|From the Winter 2011 issue of Knowing & Doing|
by Joel S. Woodruff, Ed.D.
With the help of a friend, she dyed her wedding dress black, the color of mourning, to wear that afternoon at her young husband’s funeral. The date was July 4, 1925, and their baby son, Charles, was only seven weeks old.
Just over a year earlier, Edith was radiant as a bride in her stunning, white wedding dress. Her adoring sweetheart, V. Raymond Edman, had eagerly awaited the wedding at mission headquarters in Quito, Ecuador. But then Ray, whom Edith affectionately called “Friend Prexy,” had contracted typhus fever. Dr. Herbert Parker, an expert in tropical diseases, had to break the hard news to her that Ray’s feet were already cold; he wasn’t long for this earth. A friend, Will Reed, ordered a native coffin made of wood, covered in black cloth, to be ready for the burial. The climate of the tropics demands a quick interment. The funeral service was planned and scheduled for 3:00 p.m.
Ray and Edith met at Park Street Church in Boston through a mutual friend and mentor, E. Joseph Evans, otherwise known as “Uncle Joe.” Prior to meeting they had each heard God’s still small voice calling them to serve in missions, specifically in South America. As they grew in love for each other, “They prayed together and agreed to separate for a time to test the sincerity of their love and to determine the will of God fully. By spring 1923, they were convinced it was God’s will for them to become engaged, to get married later and finally to serve together in South America.”1
Their mutual calling led them to the Quechua Indians in Ecuador. They were married, welcomed their first child, and things were looking bright. God was blessing their work, and they were developing good relationships with the Indians. Then suddenly, death was lurking on their doorstep.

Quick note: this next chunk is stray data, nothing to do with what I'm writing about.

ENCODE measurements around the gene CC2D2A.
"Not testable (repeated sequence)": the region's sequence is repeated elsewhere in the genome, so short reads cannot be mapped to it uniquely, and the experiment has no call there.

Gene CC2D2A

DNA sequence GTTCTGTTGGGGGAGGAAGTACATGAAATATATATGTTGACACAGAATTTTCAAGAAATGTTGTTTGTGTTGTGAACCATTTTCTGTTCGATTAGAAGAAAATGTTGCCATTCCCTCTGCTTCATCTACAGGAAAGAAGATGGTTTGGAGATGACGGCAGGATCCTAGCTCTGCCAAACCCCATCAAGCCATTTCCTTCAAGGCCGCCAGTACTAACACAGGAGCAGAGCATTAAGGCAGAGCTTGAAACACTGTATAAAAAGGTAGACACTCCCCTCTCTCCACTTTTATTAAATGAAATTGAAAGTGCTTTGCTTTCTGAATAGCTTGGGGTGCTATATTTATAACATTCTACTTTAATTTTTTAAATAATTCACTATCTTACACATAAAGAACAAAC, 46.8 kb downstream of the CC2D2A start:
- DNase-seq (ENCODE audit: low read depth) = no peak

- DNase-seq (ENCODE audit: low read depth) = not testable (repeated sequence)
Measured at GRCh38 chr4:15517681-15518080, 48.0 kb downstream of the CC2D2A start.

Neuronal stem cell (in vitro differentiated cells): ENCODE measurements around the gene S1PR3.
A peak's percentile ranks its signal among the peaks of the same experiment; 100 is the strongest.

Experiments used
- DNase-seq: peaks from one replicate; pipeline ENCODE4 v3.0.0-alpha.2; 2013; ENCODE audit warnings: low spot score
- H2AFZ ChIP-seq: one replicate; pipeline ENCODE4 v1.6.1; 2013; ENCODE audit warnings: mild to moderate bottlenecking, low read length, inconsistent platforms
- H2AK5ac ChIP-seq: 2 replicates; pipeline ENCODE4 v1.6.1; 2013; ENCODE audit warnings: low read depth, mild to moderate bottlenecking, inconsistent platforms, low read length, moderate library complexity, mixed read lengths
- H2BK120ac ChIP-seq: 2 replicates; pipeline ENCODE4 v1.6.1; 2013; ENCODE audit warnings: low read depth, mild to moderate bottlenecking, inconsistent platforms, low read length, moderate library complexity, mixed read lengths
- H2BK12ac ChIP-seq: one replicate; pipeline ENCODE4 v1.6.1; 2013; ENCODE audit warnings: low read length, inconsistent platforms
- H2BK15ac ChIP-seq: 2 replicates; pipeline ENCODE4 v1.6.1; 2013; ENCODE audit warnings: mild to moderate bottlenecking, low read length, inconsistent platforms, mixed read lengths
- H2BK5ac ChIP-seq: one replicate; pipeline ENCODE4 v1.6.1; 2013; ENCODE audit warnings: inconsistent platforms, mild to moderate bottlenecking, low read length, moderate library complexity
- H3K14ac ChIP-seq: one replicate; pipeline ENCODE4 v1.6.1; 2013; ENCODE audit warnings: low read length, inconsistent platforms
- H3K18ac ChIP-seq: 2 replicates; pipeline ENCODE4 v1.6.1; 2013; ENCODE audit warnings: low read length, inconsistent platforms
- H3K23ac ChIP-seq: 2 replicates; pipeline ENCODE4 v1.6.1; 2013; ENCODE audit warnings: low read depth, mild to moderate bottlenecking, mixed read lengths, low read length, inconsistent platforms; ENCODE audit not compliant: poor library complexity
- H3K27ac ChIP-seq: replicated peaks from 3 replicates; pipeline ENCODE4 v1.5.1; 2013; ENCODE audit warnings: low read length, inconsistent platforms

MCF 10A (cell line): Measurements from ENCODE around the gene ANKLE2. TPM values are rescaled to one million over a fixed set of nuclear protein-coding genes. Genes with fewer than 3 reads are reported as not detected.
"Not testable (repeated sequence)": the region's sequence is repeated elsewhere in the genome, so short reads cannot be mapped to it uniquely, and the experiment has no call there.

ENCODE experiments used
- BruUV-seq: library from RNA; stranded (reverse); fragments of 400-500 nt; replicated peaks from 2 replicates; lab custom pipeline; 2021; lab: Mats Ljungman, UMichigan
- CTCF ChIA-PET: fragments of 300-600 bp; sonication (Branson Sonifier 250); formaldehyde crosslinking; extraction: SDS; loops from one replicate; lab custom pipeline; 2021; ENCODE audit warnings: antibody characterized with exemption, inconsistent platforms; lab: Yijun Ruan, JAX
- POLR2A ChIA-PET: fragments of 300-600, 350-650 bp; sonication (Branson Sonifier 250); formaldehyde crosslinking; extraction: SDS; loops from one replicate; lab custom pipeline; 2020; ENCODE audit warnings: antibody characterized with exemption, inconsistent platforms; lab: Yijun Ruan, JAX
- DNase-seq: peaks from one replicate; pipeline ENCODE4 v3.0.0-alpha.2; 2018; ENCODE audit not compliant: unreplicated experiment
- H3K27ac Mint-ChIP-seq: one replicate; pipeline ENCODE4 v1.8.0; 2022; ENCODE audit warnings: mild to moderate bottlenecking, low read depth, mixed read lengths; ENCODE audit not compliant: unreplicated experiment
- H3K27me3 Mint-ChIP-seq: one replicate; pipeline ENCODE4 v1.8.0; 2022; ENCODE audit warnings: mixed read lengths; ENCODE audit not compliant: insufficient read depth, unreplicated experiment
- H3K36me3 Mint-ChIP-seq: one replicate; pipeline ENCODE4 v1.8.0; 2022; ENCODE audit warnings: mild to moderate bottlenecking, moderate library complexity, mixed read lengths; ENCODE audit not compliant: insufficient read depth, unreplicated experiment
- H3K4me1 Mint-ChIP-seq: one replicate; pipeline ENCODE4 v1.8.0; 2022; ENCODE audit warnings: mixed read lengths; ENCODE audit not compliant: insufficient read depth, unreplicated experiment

Ray knew that he was dying, though he was unaware that people were busy preparing for his funeral. He recalled what his mother had told him as a child—that often when people are about to die, their life plays out before their eyes; they remember the people and events that shaped them. This happened to Ray as he thought of his childhood home in Illinois, his grade school teachers, friends from school, his days serving in the army in World War I. Ray wrote, “It was something like the unfolding of a newsreel, and with it there came the clear consciousness, ‘Now I have come to die.’”2
At this point Ray became aware of what he described as a “Presence” that slowly entered the room, rising from the ground up to the level of his bed; soon it completely filled the room. At first Ray wondered what this surrounding influence or “Presence” might be. He wrote, “Then I knew what it was, for in those moments I experienced a sweet sense of the love of God in Christ such as I had never known before in all the years of my life… It is sufficient to say that I have no fear of dying. Heaven is home to the believer, to that one who has become a child of God through faith in the Lord Jesus Christ.”3
Ray, like Lazarus in John 11, had faced death. But unlike Lazarus, Ray was never buried in that black coffin. Edith didn’t have to wear her blackened wedding dress that day. About a week later, Ray was able to recognize his wife and was gradually restored to health, a testimony of Jesus’ resurrection power.
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